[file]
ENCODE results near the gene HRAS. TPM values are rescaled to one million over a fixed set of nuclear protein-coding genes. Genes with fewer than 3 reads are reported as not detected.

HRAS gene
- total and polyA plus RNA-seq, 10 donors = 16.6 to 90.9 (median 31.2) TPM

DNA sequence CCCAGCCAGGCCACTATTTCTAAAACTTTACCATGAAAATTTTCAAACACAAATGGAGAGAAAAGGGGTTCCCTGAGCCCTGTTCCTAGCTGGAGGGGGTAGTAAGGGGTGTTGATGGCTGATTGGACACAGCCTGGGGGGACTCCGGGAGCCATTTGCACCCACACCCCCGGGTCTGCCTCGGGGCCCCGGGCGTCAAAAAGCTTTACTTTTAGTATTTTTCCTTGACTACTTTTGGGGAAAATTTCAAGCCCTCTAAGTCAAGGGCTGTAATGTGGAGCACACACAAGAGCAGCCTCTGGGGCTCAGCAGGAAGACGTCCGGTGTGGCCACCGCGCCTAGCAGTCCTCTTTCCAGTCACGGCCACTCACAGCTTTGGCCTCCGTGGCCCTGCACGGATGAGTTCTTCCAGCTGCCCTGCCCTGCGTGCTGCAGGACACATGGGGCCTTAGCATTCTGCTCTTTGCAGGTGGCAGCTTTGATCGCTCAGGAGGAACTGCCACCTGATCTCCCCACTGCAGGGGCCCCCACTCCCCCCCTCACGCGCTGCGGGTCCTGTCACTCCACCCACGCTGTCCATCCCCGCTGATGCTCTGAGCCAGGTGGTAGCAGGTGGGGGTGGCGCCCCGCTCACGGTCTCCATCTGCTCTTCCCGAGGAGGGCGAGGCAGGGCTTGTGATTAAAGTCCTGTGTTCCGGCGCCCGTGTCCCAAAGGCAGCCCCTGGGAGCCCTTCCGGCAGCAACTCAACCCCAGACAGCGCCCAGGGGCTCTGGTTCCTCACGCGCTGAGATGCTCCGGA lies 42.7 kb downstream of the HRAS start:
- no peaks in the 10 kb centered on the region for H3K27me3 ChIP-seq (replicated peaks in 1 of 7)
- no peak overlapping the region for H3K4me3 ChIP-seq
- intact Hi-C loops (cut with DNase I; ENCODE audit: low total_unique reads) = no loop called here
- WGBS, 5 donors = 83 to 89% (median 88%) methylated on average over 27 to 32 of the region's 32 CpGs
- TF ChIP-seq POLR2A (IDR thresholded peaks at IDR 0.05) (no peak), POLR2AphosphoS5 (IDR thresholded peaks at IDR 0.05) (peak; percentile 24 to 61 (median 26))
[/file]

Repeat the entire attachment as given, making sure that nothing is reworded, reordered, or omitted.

ENCODE results near the gene HRAS. TPM values are rescaled to one million over a fixed set of nuclear protein-coding genes. Genes with fewer than 3 reads are reported as not detected.

HRAS gene
- total and polyA plus RNA-seq, 10 donors = 16.6 to 90.9 (median 31.2) TPM

DNA sequence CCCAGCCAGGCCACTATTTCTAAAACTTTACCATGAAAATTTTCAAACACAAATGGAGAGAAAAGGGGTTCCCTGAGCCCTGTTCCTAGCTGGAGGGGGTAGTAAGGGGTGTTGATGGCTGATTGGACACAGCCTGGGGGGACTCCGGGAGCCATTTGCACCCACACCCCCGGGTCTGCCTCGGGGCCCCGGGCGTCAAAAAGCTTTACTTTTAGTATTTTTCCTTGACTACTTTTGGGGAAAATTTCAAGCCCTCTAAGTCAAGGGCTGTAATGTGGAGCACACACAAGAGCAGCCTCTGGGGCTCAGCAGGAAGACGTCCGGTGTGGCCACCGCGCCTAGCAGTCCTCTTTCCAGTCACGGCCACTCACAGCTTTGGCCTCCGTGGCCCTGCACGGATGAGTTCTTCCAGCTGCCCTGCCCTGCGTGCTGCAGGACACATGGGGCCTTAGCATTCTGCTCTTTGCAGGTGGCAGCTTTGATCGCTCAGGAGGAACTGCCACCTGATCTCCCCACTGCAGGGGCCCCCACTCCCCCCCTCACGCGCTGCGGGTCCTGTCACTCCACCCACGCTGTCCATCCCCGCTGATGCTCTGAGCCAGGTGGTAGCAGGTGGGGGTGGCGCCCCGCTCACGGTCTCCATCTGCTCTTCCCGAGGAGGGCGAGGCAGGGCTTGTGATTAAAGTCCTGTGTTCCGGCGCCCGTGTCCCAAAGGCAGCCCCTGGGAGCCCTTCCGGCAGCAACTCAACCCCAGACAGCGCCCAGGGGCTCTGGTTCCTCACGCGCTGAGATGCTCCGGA lies 42.7 kb downstream of the HRAS start:
- no peaks in the 10 kb centered on the region for H3K27me3 ChIP-seq (replicated peaks in 1 of 7)
- no peak overlapping the region for H3K4me3 ChIP-seq
- intact Hi-C loops (cut with DNase I; ENCODE audit: low total_unique reads) = no loop called here
- WGBS, 5 donors = 83 to 89% (median 88%) methylated on average over 27 to 32 of the region's 32 CpGs
- TF ChIP-seq POLR2A (IDR thresholded peaks at IDR 0.05) (no peak), POLR2AphosphoS5 (IDR thresholded peaks at IDR 0.05) (peak; percentile 24 to 61 (median 26))